Here's an interview with a live musician discussing the issue:
A ban-related link from her union is here:While the use of synthesizers has become routine in many types of music, they continue to be controversial when used as a replacement for a traditional orchestra. Kiku Enomoto and her six colleagues at the Opera Company of Brooklyn, members of the local musician' union, refused to play with the OCB last February when it tried to use a virtual orchestra machine during performances of The Marriage of Figaro. Their actions resulted in the first ban on virtual orchestra machines in the world.
Mikael Elsila: Did you hear the virtual orchestra machine as you were rehearsing with the OCB?
Kiku Enomoto: I definitely knew that I heard something that we were not playing. There were only two violinists in our orchestra, and it sounded like there were 20 or 30 violinists. I knew there was a computer of some kind. The person that was playing it was a pianist. And then a couple of rehearsals into it, I went back there and checked it out. I saw it only had five keys. I got to know how it was run. But still at that time, I didn't know it was the virtual orchestra machine, the machine I was told to stay away from. But that night when David Lennon and his staff approached us, I realized that what I had seen was the virtual orchestra machine.
This would seem to open up quite a few issues. On one level it seems live musicians do not think that virtual orchestra programmers have musical talent (but synth programmers are OK). On another there's this whole Wizard of Oz thing with the strange, forbidden 5-keyed whirligig behind the curtain.Having a ban on the machine and the ability to boast union musicians and the union's logo have become a badge of honor for employers. At a recent negotiation session, one employer read the union's proposal, saw the clause banning the machine, and exclaimed, "Oh, look -- I've got it!"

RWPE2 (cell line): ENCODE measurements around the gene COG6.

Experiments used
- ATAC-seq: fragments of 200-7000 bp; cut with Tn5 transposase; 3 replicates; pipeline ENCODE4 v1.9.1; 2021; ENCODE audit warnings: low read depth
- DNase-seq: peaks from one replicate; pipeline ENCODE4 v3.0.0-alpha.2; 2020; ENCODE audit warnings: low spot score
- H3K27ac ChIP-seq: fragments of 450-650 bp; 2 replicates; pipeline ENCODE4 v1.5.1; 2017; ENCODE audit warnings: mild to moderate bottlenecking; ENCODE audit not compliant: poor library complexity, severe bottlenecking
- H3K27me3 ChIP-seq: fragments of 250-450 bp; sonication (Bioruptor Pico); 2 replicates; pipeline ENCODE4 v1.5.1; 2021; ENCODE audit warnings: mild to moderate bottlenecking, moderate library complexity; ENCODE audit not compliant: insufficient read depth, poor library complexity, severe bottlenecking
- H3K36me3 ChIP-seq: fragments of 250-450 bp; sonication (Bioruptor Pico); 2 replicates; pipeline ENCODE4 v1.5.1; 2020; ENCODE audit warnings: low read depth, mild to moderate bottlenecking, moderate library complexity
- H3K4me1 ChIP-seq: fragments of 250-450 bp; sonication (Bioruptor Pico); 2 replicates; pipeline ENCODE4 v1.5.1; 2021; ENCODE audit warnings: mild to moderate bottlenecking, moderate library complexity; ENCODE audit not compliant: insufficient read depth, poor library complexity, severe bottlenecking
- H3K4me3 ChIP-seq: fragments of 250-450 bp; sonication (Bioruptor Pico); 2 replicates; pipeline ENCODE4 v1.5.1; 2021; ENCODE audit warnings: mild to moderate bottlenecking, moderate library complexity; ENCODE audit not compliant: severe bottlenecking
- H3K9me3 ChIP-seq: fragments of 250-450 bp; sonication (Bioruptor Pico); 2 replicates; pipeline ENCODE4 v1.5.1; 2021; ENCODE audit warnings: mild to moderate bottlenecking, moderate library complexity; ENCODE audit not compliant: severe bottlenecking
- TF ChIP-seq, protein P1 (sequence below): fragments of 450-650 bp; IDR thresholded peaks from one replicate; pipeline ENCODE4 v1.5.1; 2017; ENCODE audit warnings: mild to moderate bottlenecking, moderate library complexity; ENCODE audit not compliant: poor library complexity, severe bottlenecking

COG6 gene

A lot of producers and employers are now getting it. The union has now negotiated twelve agreements that include the ban.
Then there's the fact that the union is trying to bust up the scale economies that samplers allow. As an aside, in a recent conversation at a party it came up that I'm a musician and I use computers to do that. I was then asked if I was a Garageband user.
It seems that no matter who you are, if you're in this as a user or developer, there is a predatory thing going on. It makes the technology disruptive and that disruption has a certain power to it. Sampler users make life more difficult for live musicians, library developers complicate things for instrument builders, and musically-dangerous producers with Garageband threaten virtual orchestrators.
Nancarrow (R.I.P.) must be spinning in his grave!